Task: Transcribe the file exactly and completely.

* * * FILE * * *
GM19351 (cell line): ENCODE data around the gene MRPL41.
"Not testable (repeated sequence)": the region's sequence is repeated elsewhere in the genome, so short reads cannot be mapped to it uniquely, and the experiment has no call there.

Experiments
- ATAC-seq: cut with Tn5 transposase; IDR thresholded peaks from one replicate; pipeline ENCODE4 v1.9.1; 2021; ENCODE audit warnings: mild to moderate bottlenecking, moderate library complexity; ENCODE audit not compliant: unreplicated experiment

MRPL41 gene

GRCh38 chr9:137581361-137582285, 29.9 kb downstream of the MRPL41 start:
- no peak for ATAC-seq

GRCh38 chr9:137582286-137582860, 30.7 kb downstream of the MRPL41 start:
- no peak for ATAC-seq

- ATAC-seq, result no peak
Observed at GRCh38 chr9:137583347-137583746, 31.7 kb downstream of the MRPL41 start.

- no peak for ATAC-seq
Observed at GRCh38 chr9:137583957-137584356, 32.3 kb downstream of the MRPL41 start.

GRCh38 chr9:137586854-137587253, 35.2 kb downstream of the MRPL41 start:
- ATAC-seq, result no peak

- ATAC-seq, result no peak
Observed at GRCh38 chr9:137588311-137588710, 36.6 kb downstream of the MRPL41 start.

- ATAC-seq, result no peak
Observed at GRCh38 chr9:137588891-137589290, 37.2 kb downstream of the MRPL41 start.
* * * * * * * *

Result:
GM19351 (cell line): ENCODE data around the gene MRPL41.
"Not testable (repeated sequence)": the region's sequence is repeated elsewhere in the genome, so short reads cannot be mapped to it uniquely, and the experiment has no call there.

Experiments
- ATAC-seq: cut with Tn5 transposase; IDR thresholded peaks from one replicate; pipeline ENCODE4 v1.9.1; 2021; ENCODE audit warnings: mild to moderate bottlenecking, moderate library complexity; ENCODE audit not compliant: unreplicated experiment

MRPL41 gene

GRCh38 chr9:137581361-137582285, 29.9 kb downstream of the MRPL41 start:
- no peak for ATAC-seq

GRCh38 chr9:137582286-137582860, 30.7 kb downstream of the MRPL41 start:
- no peak for ATAC-seq

- ATAC-seq, result no peak
Observed at GRCh38 chr9:137583347-137583746, 31.7 kb downstream of the MRPL41 start.

- no peak for ATAC-seq
Observed at GRCh38 chr9:137583957-137584356, 32.3 kb downstream of the MRPL41 start.

GRCh38 chr9:137586854-137587253, 35.2 kb downstream of the MRPL41 start:
- ATAC-seq, result no peak

- ATAC-seq, result no peak
Observed at GRCh38 chr9:137588311-137588710, 36.6 kb downstream of the MRPL41 start.

- ATAC-seq, result no peak
Observed at GRCh38 chr9:137588891-137589290, 37.2 kb downstream of the MRPL41 start.